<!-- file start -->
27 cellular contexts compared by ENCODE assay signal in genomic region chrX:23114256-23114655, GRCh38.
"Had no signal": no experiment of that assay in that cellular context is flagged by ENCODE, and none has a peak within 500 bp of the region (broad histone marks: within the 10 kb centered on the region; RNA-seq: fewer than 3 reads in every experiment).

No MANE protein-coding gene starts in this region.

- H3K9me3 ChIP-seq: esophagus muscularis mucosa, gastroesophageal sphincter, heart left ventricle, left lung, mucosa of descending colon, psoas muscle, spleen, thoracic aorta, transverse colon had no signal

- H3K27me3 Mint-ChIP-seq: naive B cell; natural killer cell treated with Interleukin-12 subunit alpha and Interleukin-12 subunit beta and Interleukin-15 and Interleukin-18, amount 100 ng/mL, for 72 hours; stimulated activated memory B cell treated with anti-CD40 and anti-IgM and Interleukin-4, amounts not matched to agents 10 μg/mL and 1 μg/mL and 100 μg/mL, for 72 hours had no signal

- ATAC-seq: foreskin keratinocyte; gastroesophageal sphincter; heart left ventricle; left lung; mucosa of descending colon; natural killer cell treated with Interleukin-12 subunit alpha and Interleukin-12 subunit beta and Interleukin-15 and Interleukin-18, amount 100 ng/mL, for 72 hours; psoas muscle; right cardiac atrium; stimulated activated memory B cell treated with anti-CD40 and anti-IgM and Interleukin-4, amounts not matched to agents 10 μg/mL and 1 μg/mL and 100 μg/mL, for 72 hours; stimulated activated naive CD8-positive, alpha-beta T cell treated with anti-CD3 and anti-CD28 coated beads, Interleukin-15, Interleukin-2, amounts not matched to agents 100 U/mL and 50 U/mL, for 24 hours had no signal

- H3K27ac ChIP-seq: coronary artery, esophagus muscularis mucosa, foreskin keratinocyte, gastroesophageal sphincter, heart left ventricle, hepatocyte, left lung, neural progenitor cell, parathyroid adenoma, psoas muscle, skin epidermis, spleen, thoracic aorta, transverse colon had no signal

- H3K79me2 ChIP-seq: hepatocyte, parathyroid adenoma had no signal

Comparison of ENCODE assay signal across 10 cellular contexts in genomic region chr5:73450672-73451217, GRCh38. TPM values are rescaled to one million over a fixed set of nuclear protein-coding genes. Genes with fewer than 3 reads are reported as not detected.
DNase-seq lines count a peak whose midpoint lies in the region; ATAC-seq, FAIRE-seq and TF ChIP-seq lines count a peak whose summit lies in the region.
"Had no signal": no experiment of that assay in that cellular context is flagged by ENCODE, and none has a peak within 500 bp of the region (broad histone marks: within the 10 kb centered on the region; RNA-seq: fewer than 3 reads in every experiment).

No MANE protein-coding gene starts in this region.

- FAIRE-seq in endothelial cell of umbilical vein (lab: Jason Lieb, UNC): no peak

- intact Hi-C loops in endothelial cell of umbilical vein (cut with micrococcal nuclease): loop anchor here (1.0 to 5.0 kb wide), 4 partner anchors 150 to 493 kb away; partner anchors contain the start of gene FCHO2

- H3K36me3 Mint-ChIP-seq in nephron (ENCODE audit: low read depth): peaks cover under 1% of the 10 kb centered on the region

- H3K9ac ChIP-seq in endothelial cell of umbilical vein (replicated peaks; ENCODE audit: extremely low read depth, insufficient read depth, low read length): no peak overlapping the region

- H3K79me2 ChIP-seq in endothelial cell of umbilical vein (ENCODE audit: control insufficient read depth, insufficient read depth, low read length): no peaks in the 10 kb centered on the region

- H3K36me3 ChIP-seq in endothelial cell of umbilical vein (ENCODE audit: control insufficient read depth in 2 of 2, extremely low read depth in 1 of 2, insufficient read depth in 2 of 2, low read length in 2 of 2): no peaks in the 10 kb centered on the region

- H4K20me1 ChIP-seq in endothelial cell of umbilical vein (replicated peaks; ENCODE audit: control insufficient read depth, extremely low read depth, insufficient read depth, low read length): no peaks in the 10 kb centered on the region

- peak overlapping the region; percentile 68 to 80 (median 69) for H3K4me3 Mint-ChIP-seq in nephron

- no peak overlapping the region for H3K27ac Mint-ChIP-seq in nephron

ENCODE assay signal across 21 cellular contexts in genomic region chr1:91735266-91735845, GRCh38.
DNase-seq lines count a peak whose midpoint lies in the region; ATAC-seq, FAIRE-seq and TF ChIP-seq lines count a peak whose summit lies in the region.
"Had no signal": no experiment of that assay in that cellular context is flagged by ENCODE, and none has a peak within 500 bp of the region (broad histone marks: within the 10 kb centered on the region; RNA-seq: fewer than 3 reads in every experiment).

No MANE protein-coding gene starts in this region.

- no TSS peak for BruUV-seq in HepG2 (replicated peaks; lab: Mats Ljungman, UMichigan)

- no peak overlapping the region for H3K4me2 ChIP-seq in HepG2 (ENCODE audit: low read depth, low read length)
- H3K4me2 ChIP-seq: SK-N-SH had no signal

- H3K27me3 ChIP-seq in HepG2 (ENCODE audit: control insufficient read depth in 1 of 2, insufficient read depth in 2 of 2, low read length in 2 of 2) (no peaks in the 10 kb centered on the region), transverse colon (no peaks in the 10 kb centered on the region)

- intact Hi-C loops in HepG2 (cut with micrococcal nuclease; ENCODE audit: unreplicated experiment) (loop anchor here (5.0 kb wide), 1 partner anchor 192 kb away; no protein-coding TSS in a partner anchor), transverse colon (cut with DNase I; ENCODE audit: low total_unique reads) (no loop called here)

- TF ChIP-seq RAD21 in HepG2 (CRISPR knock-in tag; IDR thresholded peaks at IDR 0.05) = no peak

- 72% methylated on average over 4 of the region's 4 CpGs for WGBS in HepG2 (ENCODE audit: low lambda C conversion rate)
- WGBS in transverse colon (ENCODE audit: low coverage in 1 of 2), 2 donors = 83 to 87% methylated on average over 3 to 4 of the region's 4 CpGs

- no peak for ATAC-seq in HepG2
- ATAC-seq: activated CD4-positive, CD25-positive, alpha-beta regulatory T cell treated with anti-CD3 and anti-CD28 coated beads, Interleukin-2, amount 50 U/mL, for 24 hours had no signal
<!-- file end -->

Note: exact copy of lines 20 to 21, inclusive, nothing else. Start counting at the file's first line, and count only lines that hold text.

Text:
- peak overlapping the region; percentile 68 to 80 (median 69) for H3K4me3 Mint-ChIP-seq in nephron

- no peak overlapping the region for H3K27ac Mint-ChIP-seq in nephron